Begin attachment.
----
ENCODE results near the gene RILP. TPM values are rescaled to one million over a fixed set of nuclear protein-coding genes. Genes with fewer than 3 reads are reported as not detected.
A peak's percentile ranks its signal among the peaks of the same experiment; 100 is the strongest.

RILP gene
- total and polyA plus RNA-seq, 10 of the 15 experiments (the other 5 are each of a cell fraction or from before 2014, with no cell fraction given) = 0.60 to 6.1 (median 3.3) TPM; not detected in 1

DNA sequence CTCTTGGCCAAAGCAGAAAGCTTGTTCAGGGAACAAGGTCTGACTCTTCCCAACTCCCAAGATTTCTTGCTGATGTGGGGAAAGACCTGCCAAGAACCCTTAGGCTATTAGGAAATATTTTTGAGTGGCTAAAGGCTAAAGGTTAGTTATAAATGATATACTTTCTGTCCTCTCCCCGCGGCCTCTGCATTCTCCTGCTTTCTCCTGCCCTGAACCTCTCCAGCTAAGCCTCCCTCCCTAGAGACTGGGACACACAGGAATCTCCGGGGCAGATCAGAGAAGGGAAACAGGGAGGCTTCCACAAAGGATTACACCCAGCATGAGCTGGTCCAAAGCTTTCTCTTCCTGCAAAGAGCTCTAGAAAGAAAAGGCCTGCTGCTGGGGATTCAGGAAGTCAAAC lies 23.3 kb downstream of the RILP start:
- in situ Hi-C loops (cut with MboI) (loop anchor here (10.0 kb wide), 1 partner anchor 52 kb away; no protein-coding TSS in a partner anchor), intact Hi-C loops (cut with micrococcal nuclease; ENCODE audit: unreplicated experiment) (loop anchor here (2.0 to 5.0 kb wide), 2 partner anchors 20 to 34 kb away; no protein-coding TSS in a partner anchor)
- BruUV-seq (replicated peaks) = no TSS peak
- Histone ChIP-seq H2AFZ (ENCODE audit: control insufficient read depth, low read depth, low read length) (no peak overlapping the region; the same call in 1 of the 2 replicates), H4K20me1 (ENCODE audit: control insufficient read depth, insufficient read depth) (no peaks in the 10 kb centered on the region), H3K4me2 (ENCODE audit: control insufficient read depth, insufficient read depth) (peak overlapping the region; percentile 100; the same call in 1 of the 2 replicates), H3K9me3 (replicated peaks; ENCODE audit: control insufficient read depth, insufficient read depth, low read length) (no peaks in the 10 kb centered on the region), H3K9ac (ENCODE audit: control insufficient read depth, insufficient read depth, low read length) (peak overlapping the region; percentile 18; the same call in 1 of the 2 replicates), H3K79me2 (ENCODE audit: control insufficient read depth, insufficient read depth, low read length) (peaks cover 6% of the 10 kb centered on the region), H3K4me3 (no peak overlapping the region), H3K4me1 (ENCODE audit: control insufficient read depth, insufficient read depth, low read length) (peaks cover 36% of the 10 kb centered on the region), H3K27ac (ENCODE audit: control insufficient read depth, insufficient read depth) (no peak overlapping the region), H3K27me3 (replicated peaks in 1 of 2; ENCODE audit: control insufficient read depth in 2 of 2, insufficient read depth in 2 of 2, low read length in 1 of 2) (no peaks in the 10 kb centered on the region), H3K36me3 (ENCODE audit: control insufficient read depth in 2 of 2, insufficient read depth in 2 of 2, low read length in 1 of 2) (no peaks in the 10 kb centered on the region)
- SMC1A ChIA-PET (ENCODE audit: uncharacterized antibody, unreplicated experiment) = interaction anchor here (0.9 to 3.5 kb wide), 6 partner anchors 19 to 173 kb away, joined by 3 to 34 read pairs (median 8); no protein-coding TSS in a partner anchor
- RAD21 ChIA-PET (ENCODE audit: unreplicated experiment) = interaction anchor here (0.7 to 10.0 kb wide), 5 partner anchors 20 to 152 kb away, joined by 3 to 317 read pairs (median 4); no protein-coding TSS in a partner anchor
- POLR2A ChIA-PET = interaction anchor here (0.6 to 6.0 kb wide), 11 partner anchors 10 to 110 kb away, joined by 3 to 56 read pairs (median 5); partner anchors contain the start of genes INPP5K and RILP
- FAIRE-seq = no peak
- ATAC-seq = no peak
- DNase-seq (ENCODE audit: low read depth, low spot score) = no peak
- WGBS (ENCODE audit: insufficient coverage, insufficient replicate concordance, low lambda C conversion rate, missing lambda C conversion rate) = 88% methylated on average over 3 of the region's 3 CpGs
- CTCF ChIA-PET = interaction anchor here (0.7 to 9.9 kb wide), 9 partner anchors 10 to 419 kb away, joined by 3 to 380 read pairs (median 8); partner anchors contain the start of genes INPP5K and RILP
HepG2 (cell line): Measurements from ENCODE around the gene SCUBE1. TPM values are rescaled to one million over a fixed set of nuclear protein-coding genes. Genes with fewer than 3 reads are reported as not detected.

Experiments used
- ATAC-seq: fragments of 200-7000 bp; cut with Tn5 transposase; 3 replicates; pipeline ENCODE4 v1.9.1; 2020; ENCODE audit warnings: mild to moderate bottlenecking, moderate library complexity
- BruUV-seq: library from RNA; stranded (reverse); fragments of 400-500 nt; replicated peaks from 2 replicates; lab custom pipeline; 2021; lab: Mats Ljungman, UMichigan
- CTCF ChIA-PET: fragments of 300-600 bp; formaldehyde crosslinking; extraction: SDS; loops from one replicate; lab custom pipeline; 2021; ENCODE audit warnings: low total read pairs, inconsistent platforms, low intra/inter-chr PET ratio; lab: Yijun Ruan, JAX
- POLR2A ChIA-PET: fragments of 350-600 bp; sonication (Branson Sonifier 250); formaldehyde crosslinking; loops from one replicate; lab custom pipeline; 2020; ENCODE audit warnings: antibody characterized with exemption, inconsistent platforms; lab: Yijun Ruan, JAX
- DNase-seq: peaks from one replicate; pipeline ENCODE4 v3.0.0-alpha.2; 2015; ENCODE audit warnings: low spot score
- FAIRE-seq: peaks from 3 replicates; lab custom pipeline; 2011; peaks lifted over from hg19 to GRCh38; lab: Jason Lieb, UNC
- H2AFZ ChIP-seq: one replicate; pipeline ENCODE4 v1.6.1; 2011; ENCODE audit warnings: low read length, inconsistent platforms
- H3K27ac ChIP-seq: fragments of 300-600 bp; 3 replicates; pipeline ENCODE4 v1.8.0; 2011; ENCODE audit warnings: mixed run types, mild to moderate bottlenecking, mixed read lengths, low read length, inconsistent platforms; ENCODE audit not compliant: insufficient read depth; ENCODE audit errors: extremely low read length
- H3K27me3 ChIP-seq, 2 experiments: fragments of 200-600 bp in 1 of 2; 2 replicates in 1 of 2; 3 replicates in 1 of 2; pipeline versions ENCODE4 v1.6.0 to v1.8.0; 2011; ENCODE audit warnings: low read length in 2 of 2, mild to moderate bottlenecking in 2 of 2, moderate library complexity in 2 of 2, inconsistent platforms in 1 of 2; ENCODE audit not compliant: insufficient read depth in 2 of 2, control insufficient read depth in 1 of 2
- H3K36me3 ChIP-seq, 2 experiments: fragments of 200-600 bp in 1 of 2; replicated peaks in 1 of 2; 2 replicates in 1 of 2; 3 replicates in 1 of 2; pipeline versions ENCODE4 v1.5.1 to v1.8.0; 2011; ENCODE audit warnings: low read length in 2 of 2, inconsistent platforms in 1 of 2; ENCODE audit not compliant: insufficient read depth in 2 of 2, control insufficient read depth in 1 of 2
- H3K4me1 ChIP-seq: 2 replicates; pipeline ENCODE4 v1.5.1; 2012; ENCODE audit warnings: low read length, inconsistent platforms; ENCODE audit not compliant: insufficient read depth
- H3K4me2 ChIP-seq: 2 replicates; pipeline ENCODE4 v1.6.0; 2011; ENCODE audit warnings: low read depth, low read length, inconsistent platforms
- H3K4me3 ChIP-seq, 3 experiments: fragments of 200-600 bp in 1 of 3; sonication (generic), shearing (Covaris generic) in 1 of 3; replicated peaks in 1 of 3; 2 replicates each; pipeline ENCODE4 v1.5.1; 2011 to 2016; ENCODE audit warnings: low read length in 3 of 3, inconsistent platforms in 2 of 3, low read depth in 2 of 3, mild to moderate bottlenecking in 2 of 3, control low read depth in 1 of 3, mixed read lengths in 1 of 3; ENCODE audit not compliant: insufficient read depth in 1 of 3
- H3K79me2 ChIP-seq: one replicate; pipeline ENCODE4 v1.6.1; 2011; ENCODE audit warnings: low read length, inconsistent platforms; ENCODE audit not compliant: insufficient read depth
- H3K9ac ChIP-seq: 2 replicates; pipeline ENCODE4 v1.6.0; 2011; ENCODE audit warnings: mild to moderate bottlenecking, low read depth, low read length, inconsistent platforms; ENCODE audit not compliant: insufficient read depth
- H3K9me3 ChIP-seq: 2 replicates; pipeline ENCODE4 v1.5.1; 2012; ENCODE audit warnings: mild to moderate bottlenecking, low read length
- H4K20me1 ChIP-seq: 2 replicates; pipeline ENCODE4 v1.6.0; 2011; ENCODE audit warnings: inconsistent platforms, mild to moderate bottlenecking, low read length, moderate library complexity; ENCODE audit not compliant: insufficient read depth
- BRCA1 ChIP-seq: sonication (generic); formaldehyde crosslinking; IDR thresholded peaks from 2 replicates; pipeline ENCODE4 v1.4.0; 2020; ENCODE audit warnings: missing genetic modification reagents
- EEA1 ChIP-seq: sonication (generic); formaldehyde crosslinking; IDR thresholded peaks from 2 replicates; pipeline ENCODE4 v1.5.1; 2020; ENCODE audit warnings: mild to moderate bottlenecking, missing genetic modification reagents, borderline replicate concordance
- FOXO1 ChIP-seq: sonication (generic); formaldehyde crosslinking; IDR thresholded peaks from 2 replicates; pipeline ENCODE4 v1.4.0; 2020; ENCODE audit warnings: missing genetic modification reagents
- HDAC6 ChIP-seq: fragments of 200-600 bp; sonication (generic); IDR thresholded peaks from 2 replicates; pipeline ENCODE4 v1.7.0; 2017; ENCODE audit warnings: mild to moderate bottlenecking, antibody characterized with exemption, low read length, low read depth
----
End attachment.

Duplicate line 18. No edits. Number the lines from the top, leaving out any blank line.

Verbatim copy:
Experiments used